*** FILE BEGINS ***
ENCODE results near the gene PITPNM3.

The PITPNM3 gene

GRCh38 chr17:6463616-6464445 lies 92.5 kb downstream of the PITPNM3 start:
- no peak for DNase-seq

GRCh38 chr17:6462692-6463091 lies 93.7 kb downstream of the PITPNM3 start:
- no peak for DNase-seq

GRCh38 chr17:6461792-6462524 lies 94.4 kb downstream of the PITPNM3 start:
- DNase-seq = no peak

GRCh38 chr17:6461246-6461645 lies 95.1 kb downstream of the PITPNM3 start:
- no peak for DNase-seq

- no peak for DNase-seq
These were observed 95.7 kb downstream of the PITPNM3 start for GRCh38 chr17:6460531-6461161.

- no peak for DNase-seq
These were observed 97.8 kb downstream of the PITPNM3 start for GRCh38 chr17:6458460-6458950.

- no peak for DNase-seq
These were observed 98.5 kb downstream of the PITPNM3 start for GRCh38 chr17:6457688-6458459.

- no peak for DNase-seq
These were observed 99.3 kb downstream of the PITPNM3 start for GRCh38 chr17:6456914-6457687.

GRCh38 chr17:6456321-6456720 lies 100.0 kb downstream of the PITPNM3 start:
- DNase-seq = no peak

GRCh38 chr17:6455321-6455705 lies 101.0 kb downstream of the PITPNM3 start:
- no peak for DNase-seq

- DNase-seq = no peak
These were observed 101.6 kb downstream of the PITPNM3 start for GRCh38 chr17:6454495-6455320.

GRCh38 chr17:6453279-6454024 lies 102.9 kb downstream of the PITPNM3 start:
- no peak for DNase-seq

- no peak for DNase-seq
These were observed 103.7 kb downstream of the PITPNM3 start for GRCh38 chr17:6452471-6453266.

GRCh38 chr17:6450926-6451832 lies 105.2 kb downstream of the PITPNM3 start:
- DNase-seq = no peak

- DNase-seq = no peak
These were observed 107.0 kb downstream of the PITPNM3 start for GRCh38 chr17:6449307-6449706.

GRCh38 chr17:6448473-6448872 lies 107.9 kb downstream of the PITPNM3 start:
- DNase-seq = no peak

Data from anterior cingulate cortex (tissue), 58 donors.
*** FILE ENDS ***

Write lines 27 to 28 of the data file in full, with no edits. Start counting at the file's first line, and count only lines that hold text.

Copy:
- no peak for DNase-seq
These were observed 103.7 kb downstream of the PITPNM3 start for GRCh38 chr17:6452471-6453266.